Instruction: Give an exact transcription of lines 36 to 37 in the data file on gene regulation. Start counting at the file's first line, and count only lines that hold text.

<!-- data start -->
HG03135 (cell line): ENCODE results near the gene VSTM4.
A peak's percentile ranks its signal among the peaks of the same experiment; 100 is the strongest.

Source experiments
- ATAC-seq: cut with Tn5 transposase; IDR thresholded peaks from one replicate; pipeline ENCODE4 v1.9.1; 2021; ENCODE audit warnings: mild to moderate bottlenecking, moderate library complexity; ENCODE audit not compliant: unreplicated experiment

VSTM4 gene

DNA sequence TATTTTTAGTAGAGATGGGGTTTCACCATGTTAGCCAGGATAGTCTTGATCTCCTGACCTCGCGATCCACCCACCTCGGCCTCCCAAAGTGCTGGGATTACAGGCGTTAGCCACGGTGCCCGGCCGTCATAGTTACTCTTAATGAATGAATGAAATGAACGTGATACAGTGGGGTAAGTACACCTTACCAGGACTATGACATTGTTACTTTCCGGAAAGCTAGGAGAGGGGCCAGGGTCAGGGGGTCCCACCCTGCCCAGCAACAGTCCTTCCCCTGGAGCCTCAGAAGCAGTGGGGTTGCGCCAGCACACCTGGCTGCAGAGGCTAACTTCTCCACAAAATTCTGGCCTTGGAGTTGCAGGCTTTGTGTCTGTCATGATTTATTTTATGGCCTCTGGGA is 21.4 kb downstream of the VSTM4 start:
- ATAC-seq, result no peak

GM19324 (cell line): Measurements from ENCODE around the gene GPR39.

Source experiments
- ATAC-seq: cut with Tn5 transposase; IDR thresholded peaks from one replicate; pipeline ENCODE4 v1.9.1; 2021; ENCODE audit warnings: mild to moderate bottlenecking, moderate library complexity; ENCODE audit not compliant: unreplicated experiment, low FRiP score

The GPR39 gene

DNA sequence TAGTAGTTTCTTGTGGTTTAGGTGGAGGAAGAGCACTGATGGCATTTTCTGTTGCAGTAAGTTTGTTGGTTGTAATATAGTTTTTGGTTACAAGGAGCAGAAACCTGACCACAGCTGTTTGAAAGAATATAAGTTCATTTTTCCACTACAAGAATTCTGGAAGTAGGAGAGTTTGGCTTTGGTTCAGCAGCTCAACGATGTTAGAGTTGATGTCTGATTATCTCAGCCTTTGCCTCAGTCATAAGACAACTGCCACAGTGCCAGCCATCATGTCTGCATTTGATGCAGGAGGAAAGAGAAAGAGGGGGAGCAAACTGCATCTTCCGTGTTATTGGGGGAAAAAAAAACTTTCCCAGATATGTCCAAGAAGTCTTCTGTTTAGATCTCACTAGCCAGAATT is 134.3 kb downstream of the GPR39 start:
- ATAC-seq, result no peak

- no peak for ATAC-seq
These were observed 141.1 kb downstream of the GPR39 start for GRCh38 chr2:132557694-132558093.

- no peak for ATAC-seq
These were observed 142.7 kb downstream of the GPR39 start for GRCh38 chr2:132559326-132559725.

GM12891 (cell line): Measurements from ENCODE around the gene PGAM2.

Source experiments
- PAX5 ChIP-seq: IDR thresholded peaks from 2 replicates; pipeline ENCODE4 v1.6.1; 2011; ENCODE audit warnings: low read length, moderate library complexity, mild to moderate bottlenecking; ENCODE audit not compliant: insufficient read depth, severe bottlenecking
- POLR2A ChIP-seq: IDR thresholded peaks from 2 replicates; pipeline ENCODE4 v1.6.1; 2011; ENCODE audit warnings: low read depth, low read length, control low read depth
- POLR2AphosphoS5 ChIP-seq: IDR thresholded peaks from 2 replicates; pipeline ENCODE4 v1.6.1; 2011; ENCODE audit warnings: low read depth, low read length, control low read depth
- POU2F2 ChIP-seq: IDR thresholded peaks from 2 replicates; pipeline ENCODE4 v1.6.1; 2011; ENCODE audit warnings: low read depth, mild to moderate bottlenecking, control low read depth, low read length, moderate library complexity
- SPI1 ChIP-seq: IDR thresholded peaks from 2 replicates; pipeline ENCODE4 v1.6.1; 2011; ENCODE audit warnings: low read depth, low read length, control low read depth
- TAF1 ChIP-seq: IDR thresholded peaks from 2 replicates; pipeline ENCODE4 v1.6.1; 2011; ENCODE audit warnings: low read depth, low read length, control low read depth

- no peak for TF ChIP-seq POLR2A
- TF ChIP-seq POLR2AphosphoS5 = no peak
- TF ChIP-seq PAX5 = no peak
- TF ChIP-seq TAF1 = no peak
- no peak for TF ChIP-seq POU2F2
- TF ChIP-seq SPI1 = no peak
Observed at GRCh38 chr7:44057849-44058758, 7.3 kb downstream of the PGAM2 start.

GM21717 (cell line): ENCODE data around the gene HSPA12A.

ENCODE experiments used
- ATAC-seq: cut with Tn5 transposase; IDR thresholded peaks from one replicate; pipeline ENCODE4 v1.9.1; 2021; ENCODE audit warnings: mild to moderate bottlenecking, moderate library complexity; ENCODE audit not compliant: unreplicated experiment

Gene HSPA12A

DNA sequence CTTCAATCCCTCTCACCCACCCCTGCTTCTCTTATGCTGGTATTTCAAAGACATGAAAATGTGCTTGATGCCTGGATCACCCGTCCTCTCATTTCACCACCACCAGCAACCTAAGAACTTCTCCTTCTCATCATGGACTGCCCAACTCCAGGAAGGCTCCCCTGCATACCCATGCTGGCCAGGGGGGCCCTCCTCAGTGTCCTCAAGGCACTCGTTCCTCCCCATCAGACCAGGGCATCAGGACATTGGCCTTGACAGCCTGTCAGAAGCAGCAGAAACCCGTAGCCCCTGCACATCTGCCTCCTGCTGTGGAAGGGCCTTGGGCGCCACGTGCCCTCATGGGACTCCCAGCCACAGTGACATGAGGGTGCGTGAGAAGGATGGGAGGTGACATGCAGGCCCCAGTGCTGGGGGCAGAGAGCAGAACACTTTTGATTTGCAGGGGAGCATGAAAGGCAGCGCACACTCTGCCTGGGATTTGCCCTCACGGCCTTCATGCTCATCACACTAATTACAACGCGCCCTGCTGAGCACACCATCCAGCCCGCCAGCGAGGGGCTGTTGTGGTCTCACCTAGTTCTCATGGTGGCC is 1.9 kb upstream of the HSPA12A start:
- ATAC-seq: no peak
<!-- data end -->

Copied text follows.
Gene HSPA12A

DNA sequence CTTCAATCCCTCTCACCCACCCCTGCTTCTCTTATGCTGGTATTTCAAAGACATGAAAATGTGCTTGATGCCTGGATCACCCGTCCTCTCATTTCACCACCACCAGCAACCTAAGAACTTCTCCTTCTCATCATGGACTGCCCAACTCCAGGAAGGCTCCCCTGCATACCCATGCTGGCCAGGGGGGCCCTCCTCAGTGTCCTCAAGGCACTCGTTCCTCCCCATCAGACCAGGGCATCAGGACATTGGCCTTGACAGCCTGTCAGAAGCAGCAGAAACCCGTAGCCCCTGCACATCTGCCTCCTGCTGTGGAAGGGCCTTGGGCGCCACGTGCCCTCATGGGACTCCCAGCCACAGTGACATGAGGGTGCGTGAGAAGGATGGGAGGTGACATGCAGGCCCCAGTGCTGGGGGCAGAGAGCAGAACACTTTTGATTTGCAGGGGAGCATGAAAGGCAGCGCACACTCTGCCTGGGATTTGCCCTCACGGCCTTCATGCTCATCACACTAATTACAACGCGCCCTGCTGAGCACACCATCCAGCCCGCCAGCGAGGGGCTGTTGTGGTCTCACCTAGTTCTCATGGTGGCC is 1.9 kb upstream of the HSPA12A start: